Roughly 1,150 dams have been removed nationwide and 51 dams were removed in 2013.


Kamp Klamath
Our favorite campground Kamp Klamath "on the quite side of the river". They offer discounts for those anglers looking to park their RV for a month or more and enjoy a few weeks of this incredible fishery. They have full hookups and the entire campground has free Wi-Fi. Don't miss the Saturday night salmon and chicken B-Q with live music!
Kamp Klamath is a secure, quiet, forested campground surrounded by Redwood National Park and where we have set up our fish camp for over 25 years. Great people and a great place to stay. 707 482-0227
Motor Home Magazine has a feature article about Kamp Klamath and FunBus Tours.


Accommodations & Shops:
"Little Ray's Tackle" in Klamath Glen. For all your tackle needs stop by Little Rays. This is a must stop for anglers new to the river. The crew behind the counter will be more than happy to answer all your questions and point you in the right direction. Located just past the Steelhead Lodge. 707 482-7725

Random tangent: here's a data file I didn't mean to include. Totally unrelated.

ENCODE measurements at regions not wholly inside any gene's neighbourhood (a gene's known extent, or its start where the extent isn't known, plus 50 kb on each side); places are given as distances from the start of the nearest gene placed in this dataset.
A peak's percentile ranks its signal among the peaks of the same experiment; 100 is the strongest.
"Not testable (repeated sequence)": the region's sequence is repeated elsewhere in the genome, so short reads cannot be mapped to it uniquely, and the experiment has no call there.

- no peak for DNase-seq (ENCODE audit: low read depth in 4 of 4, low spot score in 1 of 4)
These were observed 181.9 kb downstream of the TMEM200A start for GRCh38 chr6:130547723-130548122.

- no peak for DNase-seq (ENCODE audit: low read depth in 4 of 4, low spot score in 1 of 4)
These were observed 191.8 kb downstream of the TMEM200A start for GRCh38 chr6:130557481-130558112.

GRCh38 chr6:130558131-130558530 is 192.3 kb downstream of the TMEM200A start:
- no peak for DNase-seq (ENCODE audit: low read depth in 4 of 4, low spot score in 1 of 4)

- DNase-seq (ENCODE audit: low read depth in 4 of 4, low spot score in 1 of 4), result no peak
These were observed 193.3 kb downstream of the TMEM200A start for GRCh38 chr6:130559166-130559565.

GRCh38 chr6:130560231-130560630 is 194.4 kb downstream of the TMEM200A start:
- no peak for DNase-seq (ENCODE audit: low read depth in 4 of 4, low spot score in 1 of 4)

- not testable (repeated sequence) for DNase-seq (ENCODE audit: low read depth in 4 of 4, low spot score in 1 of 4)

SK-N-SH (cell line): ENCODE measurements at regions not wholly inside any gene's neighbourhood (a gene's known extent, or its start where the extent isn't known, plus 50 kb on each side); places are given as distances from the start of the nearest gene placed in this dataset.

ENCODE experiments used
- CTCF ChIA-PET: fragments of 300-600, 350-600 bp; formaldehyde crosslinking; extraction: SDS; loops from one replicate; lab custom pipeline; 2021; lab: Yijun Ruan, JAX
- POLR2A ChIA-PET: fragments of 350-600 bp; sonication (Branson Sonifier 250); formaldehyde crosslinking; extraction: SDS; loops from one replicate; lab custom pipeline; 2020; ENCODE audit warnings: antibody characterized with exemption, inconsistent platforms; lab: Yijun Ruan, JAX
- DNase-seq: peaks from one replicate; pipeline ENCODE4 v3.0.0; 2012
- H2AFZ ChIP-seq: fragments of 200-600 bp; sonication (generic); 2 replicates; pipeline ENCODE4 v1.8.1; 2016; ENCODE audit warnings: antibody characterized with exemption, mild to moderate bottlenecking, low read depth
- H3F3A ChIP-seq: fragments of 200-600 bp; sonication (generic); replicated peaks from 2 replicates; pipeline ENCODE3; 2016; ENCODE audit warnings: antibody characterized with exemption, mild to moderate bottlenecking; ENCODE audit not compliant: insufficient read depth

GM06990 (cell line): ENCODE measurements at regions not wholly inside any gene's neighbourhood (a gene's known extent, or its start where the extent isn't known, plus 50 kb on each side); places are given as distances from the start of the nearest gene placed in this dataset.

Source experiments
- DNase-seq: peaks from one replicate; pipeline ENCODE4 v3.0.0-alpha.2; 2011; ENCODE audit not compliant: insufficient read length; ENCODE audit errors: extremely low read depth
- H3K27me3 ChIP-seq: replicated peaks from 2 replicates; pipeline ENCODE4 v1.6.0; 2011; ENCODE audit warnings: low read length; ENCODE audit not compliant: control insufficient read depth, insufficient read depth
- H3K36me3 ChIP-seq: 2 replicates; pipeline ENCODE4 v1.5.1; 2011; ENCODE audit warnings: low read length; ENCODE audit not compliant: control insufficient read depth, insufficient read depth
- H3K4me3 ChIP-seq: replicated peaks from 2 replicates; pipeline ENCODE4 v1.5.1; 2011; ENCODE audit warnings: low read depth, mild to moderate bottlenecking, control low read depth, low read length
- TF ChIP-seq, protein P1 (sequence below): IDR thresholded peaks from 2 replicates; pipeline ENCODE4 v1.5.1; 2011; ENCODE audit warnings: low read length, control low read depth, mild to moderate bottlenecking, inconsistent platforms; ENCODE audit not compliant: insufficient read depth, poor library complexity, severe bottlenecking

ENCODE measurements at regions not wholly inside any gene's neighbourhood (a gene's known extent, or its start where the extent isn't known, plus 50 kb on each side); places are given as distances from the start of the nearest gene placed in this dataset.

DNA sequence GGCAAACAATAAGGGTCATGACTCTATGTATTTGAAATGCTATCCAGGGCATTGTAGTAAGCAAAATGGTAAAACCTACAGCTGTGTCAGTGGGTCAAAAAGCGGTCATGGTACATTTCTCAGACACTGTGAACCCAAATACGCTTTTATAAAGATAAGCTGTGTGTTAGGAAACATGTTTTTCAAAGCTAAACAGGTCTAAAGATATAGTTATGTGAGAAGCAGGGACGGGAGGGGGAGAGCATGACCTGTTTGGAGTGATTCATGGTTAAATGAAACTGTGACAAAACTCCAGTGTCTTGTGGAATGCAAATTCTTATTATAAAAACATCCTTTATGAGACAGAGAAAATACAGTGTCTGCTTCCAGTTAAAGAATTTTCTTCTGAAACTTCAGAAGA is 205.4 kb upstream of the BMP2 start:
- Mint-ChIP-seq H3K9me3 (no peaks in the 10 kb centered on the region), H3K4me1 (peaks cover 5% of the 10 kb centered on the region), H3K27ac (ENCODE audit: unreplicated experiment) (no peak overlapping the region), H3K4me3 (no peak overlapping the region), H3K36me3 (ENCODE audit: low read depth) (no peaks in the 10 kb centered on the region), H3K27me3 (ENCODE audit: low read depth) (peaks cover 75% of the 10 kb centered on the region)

In Seiad Valley sits the Klamath River Side Park a quiet little RV park right on the banks of the Klamath for anglers looking for a quieter stretch of the river away from the crowds.


River Levels:




For river status (low flow closure) updates from Fish and Game please call +1.707.442.4502 for the North coast and +1.707.944.5533 for Central coast streams. Be sure to check out the California Fish and Game regulations before you go. Regulations vary on every river and you need to pay attention to bait and hook restrictions. Due to winter closures on HWYs 5, 101 & 299 we recommend you check Caltrans road conditions as well.